Spoils of War - The V-2 Rocket
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SPOILS OF WAR - THE V-2 ROCKET

By Arnold "Arnie" L. Crouch

Page 5 of 6

     There was an incident where we swore someone was firing a 30 caliber rifle every few minutes and in the vicinity of the rocket. Work ceased and the area was cleared. The culprit was finally found. Static electricity generated by, the dry desert wind blowing across one dipole antenna mounted on the gantry's top. It created an arc of four to five inches and a crack like a rifle shot when the ungrounded loose end of the antenna cable would be blown near the frame of the gantry. It was soon secured and grounded. Work resumed.

     Umbilical cables were the lifelines from the blockhouse to the rocket as it sat on the pad. These cables draped from the top of a tall pole to a point near the nose of the missile and were released from it at the instant of lift off. Obviously they had to remain in place when the gantry, was moved away from the V-2 just prior to launch. It was necessary that someone be on top of gantry during the move to manhandle the umbilical cables to prevent them from snagging on the gantry structure. You were doing this with a fully fueled missile under you and that missile was sitting on the four tiny pads described previously. Being responsible for all electrical systems for the missile and its launch systems, I was the lucky guy that took this duty rather than delegate it. To compound the risk, the moving of the gantry was tricky. Electric motors that powered its railroad type wheels were not controlled by rheostats and had only on/off controls causing the top of gantry to sway significantly when starting and stopping.

     The rocket's fuel is ignited by a cheap pinwheel type of pyrotechnic. This is suspended by kite sticks in the motor's combustion chamber, about three feet up in the venturi. The only way to install it is to literally get your head and shoulders up in the throat of the motor. For ignition the pinwheel is ignited electrically and when sparks are visible emanating from the mouth of the engine "Preliminary Stage" is activated. This opens fuel and oxidizer valves and these liquids flow by gravity into the motor and are ignited by the pyrotechnic. Once the flame pattern is visually judged to be okay the "Main Stage" button is pushed and the pumps start providing alcohol and LOX under pressure. At which point, hopefully, you have lift off.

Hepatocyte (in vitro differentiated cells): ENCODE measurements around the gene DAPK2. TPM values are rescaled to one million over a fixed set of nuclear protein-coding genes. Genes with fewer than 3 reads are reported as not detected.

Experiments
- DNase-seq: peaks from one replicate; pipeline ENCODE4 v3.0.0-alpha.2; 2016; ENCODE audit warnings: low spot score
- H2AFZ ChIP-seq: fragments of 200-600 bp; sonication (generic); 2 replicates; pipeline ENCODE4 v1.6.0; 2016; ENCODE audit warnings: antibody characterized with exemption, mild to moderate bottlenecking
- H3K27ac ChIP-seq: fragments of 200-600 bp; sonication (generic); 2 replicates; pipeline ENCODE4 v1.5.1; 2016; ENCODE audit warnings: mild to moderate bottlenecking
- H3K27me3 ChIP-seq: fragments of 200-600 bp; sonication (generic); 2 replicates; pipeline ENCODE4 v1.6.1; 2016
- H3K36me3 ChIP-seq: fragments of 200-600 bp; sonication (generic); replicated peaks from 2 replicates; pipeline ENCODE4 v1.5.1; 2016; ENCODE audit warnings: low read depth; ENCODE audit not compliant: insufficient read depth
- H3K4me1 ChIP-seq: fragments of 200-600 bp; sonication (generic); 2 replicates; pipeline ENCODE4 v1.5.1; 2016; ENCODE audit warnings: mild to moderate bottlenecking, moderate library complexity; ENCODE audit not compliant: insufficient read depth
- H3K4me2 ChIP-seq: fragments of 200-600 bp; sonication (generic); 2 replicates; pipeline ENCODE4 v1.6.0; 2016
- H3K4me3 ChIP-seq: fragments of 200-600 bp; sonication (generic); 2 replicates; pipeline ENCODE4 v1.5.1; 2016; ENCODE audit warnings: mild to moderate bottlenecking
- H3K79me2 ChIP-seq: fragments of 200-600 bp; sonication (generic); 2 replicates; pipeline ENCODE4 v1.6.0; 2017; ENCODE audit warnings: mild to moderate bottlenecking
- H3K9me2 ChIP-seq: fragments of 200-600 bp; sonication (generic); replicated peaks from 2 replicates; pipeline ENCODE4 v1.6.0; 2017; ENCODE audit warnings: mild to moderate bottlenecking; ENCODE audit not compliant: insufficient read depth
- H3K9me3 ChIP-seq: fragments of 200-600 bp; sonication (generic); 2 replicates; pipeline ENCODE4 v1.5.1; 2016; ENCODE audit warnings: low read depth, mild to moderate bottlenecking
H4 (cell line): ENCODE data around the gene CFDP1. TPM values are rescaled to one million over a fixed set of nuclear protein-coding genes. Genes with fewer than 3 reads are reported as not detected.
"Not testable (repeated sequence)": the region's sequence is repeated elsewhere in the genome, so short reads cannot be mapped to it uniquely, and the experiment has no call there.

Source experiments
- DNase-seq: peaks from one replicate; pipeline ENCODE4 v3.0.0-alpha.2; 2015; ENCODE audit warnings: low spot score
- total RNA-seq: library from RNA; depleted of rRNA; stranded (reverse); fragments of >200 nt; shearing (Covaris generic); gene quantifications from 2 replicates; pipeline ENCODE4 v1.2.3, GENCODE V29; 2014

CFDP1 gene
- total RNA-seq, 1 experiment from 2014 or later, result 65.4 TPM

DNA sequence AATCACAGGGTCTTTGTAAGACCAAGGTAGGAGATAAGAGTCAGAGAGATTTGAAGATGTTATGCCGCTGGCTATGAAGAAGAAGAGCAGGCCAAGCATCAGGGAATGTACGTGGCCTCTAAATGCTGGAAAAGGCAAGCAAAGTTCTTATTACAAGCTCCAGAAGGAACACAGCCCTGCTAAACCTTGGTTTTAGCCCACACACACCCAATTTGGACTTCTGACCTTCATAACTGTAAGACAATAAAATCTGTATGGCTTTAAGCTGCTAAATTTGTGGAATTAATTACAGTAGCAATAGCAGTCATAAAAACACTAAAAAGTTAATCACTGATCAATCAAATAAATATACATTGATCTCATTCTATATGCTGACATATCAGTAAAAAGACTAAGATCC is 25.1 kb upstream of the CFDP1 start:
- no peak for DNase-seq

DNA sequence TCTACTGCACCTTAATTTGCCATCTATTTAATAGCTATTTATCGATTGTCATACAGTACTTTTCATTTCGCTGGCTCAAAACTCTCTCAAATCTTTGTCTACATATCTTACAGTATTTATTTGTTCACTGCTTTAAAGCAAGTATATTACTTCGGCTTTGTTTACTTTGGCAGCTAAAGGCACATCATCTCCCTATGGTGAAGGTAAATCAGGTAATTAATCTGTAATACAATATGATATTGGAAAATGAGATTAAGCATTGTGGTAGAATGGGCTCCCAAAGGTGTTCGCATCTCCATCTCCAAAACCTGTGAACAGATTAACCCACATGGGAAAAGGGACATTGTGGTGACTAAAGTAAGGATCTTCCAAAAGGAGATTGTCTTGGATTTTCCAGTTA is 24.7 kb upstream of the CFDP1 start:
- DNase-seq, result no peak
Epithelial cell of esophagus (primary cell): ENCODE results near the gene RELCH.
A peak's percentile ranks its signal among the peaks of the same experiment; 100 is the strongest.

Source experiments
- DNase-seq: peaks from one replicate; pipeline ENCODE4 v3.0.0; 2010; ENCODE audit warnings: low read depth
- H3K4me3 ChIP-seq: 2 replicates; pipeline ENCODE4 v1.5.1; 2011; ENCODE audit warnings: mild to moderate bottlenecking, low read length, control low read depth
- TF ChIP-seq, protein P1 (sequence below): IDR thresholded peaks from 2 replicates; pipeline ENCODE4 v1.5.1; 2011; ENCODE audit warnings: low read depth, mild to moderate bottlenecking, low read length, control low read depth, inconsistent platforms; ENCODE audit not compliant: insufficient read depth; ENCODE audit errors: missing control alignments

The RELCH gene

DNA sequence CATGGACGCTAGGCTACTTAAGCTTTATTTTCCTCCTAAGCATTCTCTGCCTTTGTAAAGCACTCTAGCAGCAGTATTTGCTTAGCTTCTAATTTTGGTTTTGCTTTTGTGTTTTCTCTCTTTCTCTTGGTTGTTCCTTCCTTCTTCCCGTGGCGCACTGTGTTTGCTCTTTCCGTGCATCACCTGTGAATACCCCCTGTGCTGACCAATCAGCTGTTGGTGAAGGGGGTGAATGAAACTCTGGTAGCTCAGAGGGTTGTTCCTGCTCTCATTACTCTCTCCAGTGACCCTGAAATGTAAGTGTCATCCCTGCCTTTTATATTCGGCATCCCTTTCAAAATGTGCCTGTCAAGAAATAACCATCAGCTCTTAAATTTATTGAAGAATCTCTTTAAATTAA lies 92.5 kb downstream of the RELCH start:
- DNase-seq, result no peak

When TF-1 was ready to go, the pinwheel ignited property but the thing came flying out of the venturi and skittered across the tarmac, of no earthly use whatsoever. The good part was we could put the countdown on hold. as "Preliminary Stage" had not been sequenced yet.

     The bad part was, someone had to literally crawl up in the motor of the fully fueled rocket to install another igniter. I did not volunteer for this job. Unfortunately after 46 years the fellow's name that did eludes me. I regret this, as he deserves to be recognized.

     Once this glitch was overcome, at 12 noon on August 22, 1951, TF-1 was launched without another flaw and soared to a then unrivaled single stage rocket altitude record of 132.6 miles.

     The section went on to perform its assigned task of providing reliable missiles for military and scientific research.


TF-1 at "Preliminary Stage"
(Photo: Crouch)

     An article, "OUR WONDER WEAPONS", by Bill Davidson, involving the group was the cover story in the April 5, 1952 issue of Colliers Magazine.

     An excellent example of the V-2's engine is a prominent display in the U.S. Air Force Museum's World War II hall. The steam generating system, used to drive the pumps, the pumps themselves, fuel and oxidizer plumbing and the motor proper comprise the system on exhibit.

     Oh yes, much to our disappointment, by the end of August a Navy rocket, I believe it was a Viking, launched from a nearby pad, had exceeded our record by a mile or two!

     At least we retain the record for V-2's into perpetuity since there are no more flyable examples of them left.

     (This article first appeared in the Fall 1998 edition of the Friends Journal. The Journal is a quarterly publication of the U.S. Air Force Museum Foundation, a non-profit civilian organization dedicated to the support and promotion of the U.S. Air Force Museum, located at Wright-Patterson Air Force Base, Dayton. Ohio)


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